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OSLO (EJP)—One hundred famous Norwegians, led by the country’s national football coach, have signed a petition demanding a cultural and academic boycott of Israel, accusing its educational institutions of “playing a key role in the occupation” and equating it with apartheid.
A Norwegian ex-premier denounced their boycott call.
Egil Drillo Olsen, coach for the national Norwegian football team, recently wrote in Aftenposten, the country’s second largest paper, that the call to boycott Israel was “in line with what 90 percent of the world’s population believes. There cannot be many other opinions.”
The petition is the last item in a string of similar and high-profile initiatives to have taken place in Norway over the past two years. It was signed by coach Olsen and 99 other public figures from the arts and culture, who stated that a boycott is “necessary” not only to help Palestinians, but also to “support Israelis opposing the occupation.”
Norwegian former Prime Minister Kjell Magne Bondevik called the boycott call “unhelpful” and “not representative” of the current government’s policy.
Bondevik, who presided over the Norwegian government for seven years over the period 1997 until 2005 on behalf of the Christian Democratic Party, added he wished to “reassure” Israelis that “boycott is not an issue in Norway.”
But Dr. Manfred Gerstenfeld, a senior researcher of anti-Semitism and anti-Zionist trends in Scandinavia, alleges Norway is a “pioneer” in the Western world promoting boycotts and hatred against Israel.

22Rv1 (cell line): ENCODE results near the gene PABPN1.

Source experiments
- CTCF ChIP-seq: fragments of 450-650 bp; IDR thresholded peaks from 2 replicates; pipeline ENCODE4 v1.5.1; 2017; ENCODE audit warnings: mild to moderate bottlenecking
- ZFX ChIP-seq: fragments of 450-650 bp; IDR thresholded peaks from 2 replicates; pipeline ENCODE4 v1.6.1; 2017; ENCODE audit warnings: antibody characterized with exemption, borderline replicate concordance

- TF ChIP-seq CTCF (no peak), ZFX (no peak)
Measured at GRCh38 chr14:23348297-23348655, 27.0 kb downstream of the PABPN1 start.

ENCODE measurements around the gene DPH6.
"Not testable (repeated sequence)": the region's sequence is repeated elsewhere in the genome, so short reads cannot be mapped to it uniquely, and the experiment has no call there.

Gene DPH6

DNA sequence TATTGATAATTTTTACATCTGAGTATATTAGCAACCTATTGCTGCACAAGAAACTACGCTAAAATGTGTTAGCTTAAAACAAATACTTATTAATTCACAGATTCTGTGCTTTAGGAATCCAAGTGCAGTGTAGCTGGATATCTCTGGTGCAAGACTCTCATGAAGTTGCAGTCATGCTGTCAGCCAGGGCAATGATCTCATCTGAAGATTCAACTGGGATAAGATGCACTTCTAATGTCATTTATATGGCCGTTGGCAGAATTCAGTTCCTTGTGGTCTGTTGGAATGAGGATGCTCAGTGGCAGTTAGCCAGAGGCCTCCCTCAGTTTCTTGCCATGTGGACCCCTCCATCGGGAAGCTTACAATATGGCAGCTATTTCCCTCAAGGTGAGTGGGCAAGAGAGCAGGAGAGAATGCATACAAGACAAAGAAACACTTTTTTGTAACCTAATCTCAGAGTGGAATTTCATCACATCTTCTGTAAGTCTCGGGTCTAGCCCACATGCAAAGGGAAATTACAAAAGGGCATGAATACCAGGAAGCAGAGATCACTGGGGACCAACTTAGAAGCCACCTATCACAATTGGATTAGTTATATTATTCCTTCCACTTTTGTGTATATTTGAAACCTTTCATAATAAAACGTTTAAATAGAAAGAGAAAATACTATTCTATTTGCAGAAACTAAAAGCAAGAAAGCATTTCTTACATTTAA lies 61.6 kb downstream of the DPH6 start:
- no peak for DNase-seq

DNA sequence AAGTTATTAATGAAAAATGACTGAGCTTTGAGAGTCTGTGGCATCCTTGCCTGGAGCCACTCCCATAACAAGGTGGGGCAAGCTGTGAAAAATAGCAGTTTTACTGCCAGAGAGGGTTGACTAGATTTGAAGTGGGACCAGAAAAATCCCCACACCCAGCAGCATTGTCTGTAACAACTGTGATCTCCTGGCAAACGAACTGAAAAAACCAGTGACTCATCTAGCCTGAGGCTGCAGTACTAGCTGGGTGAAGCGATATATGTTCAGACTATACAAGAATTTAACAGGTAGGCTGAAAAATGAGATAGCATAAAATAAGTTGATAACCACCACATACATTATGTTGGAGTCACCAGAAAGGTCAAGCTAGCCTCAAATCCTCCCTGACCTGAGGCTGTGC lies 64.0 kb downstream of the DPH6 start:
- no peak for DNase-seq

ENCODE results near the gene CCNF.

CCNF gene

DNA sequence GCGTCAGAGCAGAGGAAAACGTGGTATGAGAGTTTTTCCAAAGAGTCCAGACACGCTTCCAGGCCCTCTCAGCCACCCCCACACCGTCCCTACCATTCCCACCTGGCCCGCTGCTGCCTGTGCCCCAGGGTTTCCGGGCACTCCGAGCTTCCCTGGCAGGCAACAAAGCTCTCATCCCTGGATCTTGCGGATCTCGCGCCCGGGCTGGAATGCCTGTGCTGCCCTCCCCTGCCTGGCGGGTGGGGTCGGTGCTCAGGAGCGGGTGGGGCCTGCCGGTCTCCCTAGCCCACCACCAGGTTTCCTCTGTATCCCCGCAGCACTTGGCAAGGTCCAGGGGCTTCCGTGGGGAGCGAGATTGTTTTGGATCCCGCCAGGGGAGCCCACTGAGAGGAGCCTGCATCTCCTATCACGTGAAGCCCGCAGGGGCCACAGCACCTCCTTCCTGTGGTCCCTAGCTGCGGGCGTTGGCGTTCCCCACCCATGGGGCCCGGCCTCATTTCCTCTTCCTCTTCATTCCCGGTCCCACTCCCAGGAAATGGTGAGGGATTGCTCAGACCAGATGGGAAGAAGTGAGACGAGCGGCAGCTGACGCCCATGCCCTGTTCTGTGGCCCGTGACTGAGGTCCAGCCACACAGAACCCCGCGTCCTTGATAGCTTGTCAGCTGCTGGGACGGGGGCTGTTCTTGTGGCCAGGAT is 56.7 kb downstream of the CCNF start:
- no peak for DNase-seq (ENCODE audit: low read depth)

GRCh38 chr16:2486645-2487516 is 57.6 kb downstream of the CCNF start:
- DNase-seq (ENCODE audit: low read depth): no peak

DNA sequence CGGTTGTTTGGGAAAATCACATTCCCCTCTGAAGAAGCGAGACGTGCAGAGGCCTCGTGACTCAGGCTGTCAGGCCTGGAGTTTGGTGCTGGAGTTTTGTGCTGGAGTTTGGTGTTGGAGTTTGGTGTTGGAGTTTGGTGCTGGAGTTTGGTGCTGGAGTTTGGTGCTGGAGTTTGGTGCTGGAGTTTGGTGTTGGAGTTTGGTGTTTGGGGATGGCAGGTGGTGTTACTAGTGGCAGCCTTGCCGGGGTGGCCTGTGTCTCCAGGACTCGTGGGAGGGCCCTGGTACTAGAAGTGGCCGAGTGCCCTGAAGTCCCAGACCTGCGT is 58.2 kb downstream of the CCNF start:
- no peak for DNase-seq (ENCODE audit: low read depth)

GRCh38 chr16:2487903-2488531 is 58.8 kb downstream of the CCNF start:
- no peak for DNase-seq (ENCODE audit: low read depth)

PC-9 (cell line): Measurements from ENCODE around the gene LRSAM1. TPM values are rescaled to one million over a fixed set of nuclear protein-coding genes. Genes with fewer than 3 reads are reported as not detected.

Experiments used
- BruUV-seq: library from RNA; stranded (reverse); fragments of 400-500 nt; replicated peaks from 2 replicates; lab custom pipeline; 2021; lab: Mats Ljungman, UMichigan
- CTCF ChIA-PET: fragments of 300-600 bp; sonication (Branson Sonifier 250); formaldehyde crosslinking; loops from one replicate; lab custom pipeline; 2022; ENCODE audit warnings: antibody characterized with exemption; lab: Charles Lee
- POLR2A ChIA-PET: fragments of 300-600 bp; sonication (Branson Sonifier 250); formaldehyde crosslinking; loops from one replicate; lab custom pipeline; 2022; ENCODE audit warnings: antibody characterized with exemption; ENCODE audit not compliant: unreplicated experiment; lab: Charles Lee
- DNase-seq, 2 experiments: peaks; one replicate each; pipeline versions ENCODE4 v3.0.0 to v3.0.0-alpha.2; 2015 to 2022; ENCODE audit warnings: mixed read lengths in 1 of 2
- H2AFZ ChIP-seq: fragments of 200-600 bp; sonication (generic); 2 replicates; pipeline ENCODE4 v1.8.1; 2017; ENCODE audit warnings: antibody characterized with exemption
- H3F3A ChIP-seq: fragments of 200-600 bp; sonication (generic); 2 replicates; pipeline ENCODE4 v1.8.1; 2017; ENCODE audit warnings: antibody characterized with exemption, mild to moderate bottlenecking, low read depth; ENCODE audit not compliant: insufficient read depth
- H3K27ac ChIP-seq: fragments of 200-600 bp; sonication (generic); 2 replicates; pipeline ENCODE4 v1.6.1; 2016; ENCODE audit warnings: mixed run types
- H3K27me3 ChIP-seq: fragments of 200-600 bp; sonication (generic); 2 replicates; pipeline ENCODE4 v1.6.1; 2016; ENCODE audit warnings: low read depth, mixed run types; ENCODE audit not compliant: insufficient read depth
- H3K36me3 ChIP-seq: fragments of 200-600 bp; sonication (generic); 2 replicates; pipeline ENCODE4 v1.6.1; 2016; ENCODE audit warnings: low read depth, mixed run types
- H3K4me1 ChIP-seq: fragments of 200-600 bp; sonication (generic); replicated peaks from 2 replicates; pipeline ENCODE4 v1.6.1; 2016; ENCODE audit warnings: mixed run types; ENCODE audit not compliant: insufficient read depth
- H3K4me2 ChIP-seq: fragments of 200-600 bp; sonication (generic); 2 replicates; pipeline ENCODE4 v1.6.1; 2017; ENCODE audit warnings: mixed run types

Gerstenfeld, Chairman of the Steering Committee of the Jerusalem Center for Public Affairs, notes some “uniquely Norwegian developments unparalleled elsewhere in the West.”
Among them, he lists praise that Norwegian Foreign Minister Jonas Gahr Stoere wrote last year for a book accusing the Israeli army of deliberately killing Gazan women and children, and the promotion of a Norwegian diplomat who had compared Operation Cast Lead in Gaza with the action of the Nazis.
That same year the major Norwegian State pension fund divested from Elbit Systems because of the company’s involvement in building the security fence.
Since then, Norwegian shares in several other Israeli companies have been divested. In November 2009, a Norwegian university, NTNU in Trondheim, became the first in the West whose Board openly discussed boycotting Israel. The plan was ultimately unanimously rejected.
“Norway’s case is unique because it is a country dominated by a political, media and cultural elite with deep-rooted anti-Israeli attitudes stemming from their political world view,” Gerstenfeld said. “It poses a threat to Israel because it may be the place where precedents are set in the campaign to delegitimize Israel.”